Willem is a wildlife artist based in South Africa. He says "My aim is simply to express the beauty and wonder that is in Nature, and to heighten people's appreciation of plants, animals and the wilderness. Not everything I paint is African! Though I've never been there, I'm also fascinated by Asia and I've done paintings of Asian rhinos and birds as well. I may in future do some of European, Australian and American species too. I'm fascinated by wild things from all over the world! I mainly paint in watercolours. . . but actually many media including 'digital' paintings with the computer!"
This is an illustration I created for the Venda carnivore project I'm working on. It shows a Long-crested Eagle, Lophaetus occipitalis. The scientific name means 'occipital-crested eagle'. With its long, floppy featherstyle, this is one of the easiest of South African eagles to identify if seen well. On the road east from my home town of Polokwane, on the stretch from Haenertzburg to Tzaneen, you're almost guaranteed to see at least one if you keep an eye on the telephone poles beside the road. There was one that hung around Polokwane itself for a while; I took my mom to see it in the Bird Sanctuary, where it allowed us some great glimpses, both perched and in flight. Sitting it appears all-dark, except for (mostly in the male) fluffy white leggings or 'trousers' as you can see in my illustration. In flight it shows large, white panels in its wings, and a white-barred tail.
Long-crested eagles occur over most of sub-Saharan Africa. They are only absent from the driest desert regions, and for some reason, from most of Angola, despite that country having lots of suitable habitat. Though not rare, it is nowhere very common, and thus always something nice to see. It likes well-watered regions with trees for it to perch and breed in as well as grassland or marshy places where it hunts. It eats almost nothing but rodents, and in particular the chunky vlei (marsh) rats. Its hunting method is sitting still on a high perch – benefiting much from telephone poles – and scanning the ground with its keen yellow eyes as the wind blows its crest this way and that. It swoops down and grabs its prey in its talons. Most rodents are gulped down whole. Minor items in its diet include birds up to the size of partridges, insects, crabs, lizards, snakes, and occasionally even fish. It will spend some time hunting from one perch, and then move off to another, so covering a large terrain over the course of each day.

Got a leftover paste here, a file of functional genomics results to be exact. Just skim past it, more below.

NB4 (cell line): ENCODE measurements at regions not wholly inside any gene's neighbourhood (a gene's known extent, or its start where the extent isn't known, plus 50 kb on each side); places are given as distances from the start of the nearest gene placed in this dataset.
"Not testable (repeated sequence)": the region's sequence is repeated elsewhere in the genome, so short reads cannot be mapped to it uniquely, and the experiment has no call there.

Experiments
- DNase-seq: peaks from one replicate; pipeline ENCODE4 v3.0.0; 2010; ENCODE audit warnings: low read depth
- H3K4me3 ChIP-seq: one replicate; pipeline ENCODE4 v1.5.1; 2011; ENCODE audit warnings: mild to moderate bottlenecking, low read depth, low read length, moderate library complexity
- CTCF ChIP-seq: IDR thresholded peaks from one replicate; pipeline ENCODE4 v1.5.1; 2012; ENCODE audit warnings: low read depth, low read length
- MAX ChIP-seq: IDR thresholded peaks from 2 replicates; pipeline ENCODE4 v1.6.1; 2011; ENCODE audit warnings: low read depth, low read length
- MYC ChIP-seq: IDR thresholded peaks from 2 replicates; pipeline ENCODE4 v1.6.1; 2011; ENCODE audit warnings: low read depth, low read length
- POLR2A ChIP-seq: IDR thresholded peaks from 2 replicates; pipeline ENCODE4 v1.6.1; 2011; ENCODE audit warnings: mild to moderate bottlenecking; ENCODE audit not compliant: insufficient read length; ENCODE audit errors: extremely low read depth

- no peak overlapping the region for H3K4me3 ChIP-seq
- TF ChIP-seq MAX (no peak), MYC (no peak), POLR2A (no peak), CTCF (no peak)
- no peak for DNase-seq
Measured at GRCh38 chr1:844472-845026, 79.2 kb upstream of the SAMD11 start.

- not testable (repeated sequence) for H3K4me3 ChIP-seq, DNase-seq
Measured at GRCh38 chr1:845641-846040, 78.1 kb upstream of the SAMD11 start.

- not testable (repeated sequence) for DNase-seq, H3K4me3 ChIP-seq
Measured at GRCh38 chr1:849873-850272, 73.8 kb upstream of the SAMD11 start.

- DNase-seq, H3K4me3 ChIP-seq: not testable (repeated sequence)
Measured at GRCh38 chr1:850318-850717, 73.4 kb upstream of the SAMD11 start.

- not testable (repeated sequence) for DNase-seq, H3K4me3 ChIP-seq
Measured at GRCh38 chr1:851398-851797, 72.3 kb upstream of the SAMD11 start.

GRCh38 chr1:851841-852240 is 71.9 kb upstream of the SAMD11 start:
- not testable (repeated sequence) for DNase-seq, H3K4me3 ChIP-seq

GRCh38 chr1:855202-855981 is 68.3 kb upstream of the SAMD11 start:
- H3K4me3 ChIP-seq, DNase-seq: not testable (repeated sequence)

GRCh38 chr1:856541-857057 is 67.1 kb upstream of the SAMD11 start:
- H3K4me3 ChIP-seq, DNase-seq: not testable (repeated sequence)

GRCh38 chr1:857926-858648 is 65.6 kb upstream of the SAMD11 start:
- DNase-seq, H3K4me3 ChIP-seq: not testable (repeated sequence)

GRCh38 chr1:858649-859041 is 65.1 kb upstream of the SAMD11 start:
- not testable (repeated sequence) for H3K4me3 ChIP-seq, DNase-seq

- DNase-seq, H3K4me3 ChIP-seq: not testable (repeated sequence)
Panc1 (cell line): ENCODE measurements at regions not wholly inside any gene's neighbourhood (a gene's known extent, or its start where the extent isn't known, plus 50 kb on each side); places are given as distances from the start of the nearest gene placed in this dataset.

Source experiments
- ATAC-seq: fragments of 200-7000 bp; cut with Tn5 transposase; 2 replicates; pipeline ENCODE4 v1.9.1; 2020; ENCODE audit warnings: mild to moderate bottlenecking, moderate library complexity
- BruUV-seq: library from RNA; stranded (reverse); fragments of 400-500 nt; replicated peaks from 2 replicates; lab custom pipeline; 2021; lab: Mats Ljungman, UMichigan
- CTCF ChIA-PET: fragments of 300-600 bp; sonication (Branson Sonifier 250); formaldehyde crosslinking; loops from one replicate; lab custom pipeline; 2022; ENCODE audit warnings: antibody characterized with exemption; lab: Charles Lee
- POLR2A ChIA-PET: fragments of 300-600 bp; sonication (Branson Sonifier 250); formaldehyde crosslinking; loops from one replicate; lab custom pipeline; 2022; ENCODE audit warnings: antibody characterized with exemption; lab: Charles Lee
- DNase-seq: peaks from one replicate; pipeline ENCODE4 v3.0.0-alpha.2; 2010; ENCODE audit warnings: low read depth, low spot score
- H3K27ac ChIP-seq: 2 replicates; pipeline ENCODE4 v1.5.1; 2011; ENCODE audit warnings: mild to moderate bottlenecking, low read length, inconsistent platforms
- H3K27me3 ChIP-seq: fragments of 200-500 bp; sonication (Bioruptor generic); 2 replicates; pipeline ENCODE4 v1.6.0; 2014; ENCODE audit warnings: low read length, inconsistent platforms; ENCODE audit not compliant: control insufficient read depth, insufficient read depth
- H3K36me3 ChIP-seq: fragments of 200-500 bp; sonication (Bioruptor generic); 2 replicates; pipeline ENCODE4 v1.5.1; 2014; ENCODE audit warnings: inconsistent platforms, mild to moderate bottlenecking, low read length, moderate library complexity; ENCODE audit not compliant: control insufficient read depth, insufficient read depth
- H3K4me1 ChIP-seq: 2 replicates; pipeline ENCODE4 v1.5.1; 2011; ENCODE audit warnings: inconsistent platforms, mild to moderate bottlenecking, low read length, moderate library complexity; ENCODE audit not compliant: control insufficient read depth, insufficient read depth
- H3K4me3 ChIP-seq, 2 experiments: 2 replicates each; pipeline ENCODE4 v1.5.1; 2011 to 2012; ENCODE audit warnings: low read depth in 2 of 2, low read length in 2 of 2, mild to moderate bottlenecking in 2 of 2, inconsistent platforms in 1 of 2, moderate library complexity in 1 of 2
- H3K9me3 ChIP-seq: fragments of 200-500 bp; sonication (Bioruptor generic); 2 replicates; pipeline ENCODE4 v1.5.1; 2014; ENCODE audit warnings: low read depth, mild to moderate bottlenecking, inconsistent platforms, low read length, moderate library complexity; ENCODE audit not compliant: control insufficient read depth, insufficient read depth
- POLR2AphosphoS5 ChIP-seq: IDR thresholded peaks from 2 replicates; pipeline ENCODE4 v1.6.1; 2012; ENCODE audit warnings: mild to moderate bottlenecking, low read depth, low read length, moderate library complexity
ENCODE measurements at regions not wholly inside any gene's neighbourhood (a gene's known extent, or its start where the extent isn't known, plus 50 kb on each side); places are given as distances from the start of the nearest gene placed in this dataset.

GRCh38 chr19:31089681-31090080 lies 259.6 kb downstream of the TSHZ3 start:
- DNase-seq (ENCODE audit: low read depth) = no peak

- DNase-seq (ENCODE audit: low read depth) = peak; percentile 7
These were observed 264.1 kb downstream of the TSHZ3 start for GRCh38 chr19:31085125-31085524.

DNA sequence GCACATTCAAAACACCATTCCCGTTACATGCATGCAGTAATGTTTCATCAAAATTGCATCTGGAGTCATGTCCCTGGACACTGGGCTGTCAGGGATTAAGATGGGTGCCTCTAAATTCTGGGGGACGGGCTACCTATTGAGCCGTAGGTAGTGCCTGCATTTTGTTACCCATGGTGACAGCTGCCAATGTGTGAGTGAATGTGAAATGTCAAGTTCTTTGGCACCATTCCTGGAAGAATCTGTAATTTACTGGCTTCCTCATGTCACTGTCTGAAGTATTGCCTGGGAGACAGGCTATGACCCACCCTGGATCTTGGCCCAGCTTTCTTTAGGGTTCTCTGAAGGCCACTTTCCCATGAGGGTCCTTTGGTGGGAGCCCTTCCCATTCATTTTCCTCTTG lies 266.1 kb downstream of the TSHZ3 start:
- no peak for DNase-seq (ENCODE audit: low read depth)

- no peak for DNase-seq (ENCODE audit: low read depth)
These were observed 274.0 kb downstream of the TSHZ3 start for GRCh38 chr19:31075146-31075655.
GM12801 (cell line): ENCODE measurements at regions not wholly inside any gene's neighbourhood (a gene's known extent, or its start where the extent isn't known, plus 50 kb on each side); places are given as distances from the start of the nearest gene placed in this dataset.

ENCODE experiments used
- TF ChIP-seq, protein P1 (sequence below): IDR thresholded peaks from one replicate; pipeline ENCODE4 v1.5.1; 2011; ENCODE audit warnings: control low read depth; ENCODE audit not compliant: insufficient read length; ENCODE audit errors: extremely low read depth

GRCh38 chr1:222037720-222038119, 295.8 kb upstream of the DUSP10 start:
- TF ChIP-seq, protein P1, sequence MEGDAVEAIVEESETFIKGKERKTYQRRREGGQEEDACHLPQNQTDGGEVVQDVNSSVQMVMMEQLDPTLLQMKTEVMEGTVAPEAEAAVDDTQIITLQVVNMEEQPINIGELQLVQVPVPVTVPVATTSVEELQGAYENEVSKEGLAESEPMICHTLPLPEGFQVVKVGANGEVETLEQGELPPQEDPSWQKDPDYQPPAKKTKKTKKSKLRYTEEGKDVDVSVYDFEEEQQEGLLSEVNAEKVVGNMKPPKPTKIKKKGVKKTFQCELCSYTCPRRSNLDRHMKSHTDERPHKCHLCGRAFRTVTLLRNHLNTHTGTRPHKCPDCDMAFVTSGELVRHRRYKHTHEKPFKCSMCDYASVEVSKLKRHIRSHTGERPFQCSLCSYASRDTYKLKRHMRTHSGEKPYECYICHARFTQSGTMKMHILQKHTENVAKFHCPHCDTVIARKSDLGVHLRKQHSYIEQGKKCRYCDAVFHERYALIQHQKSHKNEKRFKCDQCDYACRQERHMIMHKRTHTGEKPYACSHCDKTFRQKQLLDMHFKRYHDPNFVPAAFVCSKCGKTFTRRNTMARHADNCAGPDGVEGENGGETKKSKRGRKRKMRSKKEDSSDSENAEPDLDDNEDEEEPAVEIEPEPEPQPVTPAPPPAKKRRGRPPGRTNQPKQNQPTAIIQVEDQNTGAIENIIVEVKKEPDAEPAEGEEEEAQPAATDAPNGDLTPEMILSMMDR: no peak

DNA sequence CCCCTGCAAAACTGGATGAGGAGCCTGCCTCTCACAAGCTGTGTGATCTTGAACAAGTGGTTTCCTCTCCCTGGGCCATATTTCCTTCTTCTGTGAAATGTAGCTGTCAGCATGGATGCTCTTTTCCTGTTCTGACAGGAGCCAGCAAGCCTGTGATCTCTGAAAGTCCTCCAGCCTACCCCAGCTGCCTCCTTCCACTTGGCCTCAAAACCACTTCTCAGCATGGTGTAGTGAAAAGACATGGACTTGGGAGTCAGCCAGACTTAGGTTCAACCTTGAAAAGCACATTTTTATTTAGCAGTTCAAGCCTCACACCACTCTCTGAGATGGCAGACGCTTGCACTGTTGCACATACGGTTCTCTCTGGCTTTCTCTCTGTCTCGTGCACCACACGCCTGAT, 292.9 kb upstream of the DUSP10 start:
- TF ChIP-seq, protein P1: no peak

These eagles have to some degree benefited from human alterations to the landscape. I've mentioned telephone poles; they also make use of trees planted in otherwise tree-deficient regions. In particular, they enjoy nesting in Eucalypt trees. These trees grow naturally in Australia, but many have been planted in South Africa. They grow rapidly, straight and tall, indeed, taller than any of our native trees. I've featured one that stands over 80 m in an article here; it is the tallest planted tree in the world, and a contender with a tree growing on Kilimanjaro for the title of the tallest tree in Africa. Long-crested eagles often nest high up in eucalypt trees, in one case at a height of 45m/150'. They place their nests on a horizontal branch close to the main trunk. The very smooth bark of eucalypt trees mean that few predators will be able to climb up to reach them. They also place their nests well-concealed by foliage from above. Sited thus, they are very safe places for the vulnerable chicks.
Unusual among birds, long-crested eagles don't seem to have a particular breeding season. This is likely because they prefer moist regions with vegetation growing, and rodents active, throughout the year. Males and females pair up for life, and cement their relationships with courtship displays. One kind of display flight is an undulating dive, while calling; another is a level flight but rocking the body from side to side while half-closing the wings. Sometimes the male and female simply fly or soar together for a while. They mate in a tree close to the nest, calling loudly. The call is a simple, high-pitched scream, or a more rapid series of 'kik-kik-kik-kik-kee' sounds.
The nest is made of sticks, and the eagles will keep it lined with green foliage throughout the season. Most of the time the female will lay two eggs, occasionally only one. The female does most of the incubating, while the male does the duty of bringing her food. If two chicks hatch, they are unusual among large eagles for not fighting with each other. Thus if there's enough food, the female can raise both chicks; indeed, a really good rodent season may enable her to raise two broods in one year. She and her mate feed the chicks on rodents mostly brought to the nest in their crops, rather than in their claws, and regurgitated for the chicks. When the chicks are very small, the parents tear prey items up into smaller bits, but larger chicks, like their parents, swallow prey animals whole. In addition to renewing the fresh green foliage lining the nest, the parents also remove the chicks' droppings. Chicks fly at the age of 53 to 58 days, but stay close to their parents for another three or four months, as they learn to hunt and take care of themselves.
Being dependent on rodents, long-crested eagles lead somewhat tumultuous lives. Rodents breed rapidly, responding quickly to changes in rainfall and vegetation growth. In rodent boom years, the eagles do very well, and breeding is successful. Eagles may move out from their regular haunts into regions that are usually too dry for them. Young eagles often wander and may be seen in regions with quite atypical habitat. Overall, this eagle does not seem to be in danger of extinction, though it occurs at fairly low densities. Specialising on rodents, it is not persecuted by farmers. It does not like too much human activity in its hunting grounds, and may be vulnerable to agricultural pesticides and chemicals.